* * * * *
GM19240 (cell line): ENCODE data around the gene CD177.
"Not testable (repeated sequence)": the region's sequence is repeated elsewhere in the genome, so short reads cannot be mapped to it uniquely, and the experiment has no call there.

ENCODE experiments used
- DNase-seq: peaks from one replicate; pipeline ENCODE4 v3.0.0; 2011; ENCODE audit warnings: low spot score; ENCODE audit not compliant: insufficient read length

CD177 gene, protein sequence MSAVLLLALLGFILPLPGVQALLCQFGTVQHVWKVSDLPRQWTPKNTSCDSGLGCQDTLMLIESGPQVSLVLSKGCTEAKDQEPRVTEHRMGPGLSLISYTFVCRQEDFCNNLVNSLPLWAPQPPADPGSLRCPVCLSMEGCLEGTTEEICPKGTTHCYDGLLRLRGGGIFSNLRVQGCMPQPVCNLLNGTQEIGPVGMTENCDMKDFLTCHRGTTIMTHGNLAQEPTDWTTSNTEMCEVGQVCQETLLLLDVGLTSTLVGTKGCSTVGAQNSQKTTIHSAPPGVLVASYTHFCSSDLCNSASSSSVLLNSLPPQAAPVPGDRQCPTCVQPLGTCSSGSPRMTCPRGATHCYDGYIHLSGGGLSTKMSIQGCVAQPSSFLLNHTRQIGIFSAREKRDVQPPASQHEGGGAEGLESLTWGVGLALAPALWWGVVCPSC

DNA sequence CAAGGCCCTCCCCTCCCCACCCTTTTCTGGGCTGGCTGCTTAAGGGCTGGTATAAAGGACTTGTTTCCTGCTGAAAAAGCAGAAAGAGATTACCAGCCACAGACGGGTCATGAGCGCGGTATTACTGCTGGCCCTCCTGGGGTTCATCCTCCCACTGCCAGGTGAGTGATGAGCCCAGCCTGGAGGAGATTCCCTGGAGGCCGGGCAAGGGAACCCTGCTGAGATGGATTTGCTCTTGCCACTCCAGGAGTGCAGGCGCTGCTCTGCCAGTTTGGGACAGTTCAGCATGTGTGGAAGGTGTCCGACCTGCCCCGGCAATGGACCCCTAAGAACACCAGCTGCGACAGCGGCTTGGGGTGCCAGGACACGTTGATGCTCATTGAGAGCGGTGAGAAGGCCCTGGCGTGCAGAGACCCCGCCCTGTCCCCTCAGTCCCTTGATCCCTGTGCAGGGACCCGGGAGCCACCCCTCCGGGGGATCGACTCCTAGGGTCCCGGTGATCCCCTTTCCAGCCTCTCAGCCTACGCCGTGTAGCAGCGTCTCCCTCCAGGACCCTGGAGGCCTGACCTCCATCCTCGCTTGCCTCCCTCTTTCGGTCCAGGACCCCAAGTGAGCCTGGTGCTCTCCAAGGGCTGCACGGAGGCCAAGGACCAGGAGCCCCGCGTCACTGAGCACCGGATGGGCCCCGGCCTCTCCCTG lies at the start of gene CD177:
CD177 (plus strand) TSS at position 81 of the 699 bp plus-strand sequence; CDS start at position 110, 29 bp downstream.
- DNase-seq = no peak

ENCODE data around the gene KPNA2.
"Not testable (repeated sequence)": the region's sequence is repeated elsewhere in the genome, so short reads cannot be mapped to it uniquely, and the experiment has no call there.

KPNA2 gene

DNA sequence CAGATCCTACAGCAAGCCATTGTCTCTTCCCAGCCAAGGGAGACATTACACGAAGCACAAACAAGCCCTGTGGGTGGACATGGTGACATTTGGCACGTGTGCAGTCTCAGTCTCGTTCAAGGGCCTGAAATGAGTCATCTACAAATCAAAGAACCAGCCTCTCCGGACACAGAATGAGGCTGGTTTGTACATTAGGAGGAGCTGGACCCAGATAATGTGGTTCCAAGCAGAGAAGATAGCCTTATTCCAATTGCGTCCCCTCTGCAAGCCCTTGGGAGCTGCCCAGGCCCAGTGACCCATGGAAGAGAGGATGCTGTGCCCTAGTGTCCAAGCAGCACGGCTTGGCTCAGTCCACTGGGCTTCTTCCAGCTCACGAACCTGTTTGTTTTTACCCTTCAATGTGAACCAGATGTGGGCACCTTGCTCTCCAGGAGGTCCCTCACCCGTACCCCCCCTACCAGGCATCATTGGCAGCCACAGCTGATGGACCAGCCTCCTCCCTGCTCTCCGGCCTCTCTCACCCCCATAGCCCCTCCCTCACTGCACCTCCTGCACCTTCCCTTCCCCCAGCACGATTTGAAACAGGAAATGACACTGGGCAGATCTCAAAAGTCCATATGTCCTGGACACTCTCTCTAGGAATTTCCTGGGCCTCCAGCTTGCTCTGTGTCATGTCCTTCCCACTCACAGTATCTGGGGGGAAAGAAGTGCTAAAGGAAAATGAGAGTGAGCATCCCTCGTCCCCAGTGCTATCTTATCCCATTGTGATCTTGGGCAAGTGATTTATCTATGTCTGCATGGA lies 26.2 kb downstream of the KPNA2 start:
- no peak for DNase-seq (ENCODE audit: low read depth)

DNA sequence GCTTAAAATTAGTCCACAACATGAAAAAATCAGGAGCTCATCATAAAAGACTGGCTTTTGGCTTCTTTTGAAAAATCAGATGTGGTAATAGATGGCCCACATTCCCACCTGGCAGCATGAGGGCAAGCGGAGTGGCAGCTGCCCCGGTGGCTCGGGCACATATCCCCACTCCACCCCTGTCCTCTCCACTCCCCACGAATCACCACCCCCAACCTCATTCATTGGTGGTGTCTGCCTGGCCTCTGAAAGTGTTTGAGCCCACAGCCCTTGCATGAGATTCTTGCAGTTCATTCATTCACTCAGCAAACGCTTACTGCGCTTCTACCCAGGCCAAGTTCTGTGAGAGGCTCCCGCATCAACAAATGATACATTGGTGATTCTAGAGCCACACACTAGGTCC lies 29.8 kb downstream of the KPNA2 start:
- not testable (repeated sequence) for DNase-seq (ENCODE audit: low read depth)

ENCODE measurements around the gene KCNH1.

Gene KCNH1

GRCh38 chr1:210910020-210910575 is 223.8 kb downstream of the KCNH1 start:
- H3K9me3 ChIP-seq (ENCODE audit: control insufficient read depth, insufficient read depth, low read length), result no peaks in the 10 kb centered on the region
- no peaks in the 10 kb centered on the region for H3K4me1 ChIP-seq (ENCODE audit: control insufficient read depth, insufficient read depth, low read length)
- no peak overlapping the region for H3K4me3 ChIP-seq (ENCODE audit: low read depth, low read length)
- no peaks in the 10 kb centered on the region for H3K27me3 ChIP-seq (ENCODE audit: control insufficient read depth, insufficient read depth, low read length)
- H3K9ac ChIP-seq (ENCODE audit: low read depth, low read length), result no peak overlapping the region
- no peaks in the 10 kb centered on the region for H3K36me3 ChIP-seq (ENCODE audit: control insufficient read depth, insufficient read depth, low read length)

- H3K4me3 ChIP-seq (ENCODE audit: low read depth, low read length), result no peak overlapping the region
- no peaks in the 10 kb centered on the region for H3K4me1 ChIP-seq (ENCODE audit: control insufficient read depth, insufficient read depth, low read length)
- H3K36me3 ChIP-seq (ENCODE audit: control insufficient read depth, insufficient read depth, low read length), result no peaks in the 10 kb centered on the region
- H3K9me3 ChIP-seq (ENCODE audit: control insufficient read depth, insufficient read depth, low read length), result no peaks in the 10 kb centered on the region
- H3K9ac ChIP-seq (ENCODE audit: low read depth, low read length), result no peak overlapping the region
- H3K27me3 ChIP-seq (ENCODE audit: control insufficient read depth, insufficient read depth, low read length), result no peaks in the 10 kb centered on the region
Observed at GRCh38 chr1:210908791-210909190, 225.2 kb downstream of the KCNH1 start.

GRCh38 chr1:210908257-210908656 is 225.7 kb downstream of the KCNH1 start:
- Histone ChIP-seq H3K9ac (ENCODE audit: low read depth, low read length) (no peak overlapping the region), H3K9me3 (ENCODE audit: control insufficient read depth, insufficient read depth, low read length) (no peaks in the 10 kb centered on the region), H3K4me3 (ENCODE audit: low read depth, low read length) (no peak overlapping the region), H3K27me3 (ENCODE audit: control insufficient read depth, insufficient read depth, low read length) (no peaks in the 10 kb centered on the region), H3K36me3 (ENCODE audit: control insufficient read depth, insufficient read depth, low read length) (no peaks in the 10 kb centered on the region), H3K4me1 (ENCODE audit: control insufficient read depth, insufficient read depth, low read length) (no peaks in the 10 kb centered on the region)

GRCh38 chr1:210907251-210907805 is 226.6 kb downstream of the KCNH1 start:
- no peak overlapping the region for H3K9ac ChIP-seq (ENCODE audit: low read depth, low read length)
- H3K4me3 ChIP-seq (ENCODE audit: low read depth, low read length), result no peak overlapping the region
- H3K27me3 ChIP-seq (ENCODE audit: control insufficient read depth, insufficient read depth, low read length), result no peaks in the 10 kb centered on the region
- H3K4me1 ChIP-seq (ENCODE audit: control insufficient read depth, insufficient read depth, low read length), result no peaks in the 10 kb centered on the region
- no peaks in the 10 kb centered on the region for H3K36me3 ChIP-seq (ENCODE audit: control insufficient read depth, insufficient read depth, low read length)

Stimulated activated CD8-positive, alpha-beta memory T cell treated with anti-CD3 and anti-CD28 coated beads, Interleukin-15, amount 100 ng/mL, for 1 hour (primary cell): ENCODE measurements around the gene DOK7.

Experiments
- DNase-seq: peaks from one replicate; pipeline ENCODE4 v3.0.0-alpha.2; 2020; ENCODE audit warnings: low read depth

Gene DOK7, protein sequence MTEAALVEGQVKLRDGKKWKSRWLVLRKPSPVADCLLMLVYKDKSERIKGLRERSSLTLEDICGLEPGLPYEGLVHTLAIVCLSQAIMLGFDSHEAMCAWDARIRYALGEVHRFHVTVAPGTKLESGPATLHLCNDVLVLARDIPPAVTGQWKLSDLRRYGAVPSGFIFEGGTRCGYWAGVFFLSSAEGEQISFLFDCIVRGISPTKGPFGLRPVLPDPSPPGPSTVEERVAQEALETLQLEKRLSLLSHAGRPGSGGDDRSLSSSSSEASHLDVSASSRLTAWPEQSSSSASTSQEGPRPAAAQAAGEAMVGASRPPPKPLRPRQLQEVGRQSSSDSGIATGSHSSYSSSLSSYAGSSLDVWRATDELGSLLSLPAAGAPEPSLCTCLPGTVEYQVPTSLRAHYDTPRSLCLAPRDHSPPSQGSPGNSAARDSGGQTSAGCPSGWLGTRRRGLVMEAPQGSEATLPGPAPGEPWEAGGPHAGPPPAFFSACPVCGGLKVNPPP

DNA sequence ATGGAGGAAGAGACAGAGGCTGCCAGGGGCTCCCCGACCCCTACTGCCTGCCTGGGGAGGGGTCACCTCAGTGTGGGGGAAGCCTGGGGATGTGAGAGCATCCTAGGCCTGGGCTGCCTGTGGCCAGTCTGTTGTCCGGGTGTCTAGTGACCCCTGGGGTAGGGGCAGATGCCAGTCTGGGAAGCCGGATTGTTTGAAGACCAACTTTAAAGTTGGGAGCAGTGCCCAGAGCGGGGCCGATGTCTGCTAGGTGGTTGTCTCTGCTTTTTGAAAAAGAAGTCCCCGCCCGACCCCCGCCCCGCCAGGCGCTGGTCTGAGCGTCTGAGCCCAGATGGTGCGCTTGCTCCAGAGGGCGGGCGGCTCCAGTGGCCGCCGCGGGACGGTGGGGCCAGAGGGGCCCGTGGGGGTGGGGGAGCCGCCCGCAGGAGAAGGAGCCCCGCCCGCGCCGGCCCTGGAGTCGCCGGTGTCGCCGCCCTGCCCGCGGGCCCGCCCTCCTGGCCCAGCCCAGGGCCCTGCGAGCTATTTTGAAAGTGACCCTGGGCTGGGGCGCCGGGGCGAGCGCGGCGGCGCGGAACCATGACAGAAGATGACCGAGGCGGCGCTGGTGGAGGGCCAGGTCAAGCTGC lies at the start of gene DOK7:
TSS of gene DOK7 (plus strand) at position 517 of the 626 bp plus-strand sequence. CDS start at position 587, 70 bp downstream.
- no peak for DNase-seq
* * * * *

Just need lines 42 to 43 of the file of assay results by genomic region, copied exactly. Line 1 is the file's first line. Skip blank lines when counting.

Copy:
- DNase-seq: peaks from one replicate; pipeline ENCODE4 v3.0.0-alpha.2; 2020; ENCODE audit warnings: low read depth

Gene DOK7, protein sequence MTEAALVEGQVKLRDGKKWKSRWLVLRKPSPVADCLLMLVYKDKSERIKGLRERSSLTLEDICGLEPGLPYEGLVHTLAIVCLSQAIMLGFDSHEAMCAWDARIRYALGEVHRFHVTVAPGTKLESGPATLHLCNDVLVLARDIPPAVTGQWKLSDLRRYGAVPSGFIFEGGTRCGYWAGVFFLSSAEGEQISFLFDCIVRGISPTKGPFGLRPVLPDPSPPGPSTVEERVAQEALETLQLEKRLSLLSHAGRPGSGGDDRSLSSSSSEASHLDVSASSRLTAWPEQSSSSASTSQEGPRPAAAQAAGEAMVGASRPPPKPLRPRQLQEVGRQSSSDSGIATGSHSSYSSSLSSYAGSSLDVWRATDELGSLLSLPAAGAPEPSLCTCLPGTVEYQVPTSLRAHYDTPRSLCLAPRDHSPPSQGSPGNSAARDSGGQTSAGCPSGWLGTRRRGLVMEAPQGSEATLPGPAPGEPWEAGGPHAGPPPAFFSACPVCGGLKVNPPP